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And still they come

Well, two days on and the visitor numbers are still heading upwards. I've been enjoying seeing how people are reacting, and mostly it's been very positive. There have been visitors from all parts of the world, with a current surge from Australia, where the story has been picked up by Andrew Bolt of the Courier Mail Herald Sun, which is the first MSM link for the story. I also note with amusement that people are discussing my article in a bondage forum - when you're bored with talking dirty you can always have a chat about statistics, I suppose.

One interesting reaction was from Professor Barry Brook, the biologist who heads the Research Institute for Climate Change and Sustainability at the University of Adelaide. Prof Brook responded to a commenter who had pointed him at my hockey stick article saying:

[T]here’s really no need, as this hoary old chestnut has already been gathered, roasted and eaten. If the folks at Climate Audit choose not to keep up to date, or to ignore any refutation, that’s their limitation.

Which is peculiar because if you follow those links, the scientific argument presented is all about principal components analysis (how the temperature reconstruction was extracted from the tree rings) which is something that I didn't mention at all in my article. The scientific part of my posting was about verification using the RE statistic (how well did the temperature reconstruction they extracted matched up against known temperatures in the past) , and isn't mentioned in any of Professor Brook's "refutations". I've asked him to explain, and also to give us the benefit of his opinions of Wahl and Amman's benchmarking procedures. It will be interesting to hear what he has to say.

If you are interested in the earlier story of the creation of the hockey stick, there's a popular science article here (h/t Steve McIntyre) which covers this earlier tale. It's just as scandalous, but equally mathematical.

Another interesting discussion has been the Prometheus blog where Roger Pielke Jnr discusses the "corruption of science" angle.


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Reader Comments (16)

Andrew Bolt is from the Herald Sun in Melbourne. I don't think he'd be seen dead at the Courier Mail, which, despite coming from Australia's premier state, is a scurrilous, AGW believing rag of the "whew that was a hot one yesterday, sign of things to come" variety.

Keep up the good work.
Aug 14, 2008 at 8:24 AM | Unregistered CommenterDocBud
I hate to contradict you, DocBud, but Andrew Bolt is actually in *both* The Courier Mail *and* the Herald Sun. ;~)

And, this is a great blog. I'm glad Andrew linked to it; I wouldn't have seen it otherwise.
Aug 14, 2008 at 10:08 AM | Unregistered CommenterGordon
P.S. But you're right, he's "from" the Herald Sun...
Aug 14, 2008 at 10:10 AM | Unregistered CommenterGordon
Came at this via Watts up with That-great work and a service to the world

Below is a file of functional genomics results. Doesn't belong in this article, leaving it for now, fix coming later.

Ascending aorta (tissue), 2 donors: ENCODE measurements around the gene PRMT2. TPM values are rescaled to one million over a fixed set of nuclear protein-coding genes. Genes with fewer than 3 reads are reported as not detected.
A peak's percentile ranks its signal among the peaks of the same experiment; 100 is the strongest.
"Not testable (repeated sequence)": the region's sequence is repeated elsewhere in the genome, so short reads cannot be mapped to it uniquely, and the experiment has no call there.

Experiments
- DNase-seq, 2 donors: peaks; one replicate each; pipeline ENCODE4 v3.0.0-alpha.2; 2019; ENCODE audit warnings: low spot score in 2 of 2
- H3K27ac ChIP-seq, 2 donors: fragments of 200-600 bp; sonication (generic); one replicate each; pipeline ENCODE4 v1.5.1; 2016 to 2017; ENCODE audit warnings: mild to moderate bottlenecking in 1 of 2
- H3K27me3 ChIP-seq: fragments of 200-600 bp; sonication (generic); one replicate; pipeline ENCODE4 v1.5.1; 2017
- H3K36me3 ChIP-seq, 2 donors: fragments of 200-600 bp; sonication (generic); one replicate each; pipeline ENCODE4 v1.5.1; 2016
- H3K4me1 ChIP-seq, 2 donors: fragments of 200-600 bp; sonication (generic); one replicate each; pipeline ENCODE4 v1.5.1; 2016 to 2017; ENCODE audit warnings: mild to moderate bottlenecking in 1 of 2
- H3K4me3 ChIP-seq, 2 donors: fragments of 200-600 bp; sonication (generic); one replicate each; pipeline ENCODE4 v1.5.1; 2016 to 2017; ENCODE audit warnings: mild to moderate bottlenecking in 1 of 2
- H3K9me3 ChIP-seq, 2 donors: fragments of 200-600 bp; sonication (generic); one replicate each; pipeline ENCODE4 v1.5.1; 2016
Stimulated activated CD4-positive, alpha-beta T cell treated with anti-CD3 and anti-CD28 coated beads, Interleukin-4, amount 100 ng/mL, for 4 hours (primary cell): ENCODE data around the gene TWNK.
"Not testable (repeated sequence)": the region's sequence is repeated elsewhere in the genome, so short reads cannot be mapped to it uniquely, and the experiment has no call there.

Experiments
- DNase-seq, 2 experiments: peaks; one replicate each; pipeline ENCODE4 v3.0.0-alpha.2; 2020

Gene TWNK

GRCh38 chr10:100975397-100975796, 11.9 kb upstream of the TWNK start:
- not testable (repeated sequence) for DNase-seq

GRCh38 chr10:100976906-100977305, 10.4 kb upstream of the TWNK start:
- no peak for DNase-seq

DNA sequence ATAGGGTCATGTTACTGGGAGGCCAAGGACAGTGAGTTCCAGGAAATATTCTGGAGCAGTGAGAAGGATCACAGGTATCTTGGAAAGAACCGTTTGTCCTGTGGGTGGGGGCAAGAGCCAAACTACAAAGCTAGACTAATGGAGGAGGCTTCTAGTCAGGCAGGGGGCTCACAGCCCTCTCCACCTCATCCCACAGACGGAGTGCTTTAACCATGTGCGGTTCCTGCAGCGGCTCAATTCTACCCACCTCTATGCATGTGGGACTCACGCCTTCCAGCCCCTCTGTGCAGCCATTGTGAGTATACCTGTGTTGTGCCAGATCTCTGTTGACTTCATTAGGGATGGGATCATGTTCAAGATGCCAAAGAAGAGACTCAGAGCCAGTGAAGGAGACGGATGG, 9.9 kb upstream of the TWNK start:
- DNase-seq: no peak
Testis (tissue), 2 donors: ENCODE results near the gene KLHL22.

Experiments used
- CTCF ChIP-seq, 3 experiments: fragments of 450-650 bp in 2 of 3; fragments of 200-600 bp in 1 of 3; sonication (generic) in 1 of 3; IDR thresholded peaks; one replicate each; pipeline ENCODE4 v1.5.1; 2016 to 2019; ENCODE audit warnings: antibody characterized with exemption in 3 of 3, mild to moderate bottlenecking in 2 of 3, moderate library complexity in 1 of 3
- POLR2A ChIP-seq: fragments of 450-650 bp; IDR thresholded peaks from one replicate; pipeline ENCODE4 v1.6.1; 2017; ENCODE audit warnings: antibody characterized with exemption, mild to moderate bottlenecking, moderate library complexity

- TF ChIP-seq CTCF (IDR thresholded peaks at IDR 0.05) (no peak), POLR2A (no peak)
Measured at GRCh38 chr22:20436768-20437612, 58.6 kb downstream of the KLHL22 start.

Aug 14, 2008 at 2:23 PM | Unregistered CommenterJon
Thanks for putting together the narrative - it brings into sharp focus the shenanigans that are going on to promote the scam. I wish someone could ferret out who or what is the driving force behind all this.

We live in interesting times - I sometimes call this the "post-rational age", wherein truth is no longer an objective quantity to be sought, but rather an assertion we are to be bullied into accepting.
Aug 14, 2008 at 8:23 PM | Unregistered CommenterPops
Thak you so so much, Bishop, you are a gentleman. Someone needed to do this for the world. Wish it had been me, for I believe you are right, but I had not the skill or the time.
Aug 15, 2008 at 9:11 PM | Unregistered CommenterDavid Davis (not that one)
I'm sorry, but having followed the ipcc's [Mann's, Briffa's] case for linking wild tree ring widths to global temperatures, or even linking them to local temperatures - which itself has so far not been done or proven in any case so far proferred by the ipcc as far as I am aware of - I will simply state what I know from having lived in the midst of tens of thousands wild trees for 33 years: the idea that wild tree ring widths are relative thermometers is absurd, that is, until scientifically proven otherwise, as opposed to simply assumed to be the case as a matter of narcissistic or propagandistic convenience.
Aug 16, 2008 at 8:25 AM | Unregistered CommenterJ. Peden
It is, as you say, less than obvious that a temperature signal can be extracted from ring widths (and wood densities). Given the verification statistics, it appears that our suspicions are entirely founded.
Aug 16, 2008 at 4:32 PM | Registered CommenterBishop Hill
Bishop Hill,

You may be interested in a comment by Dave Rado at
In spite of the fact that he coordinated the 176-page complaint to Ofcom about inaccuracies in The Great Global Warmng Swindle, it contains more errors of fact than can easily be counted.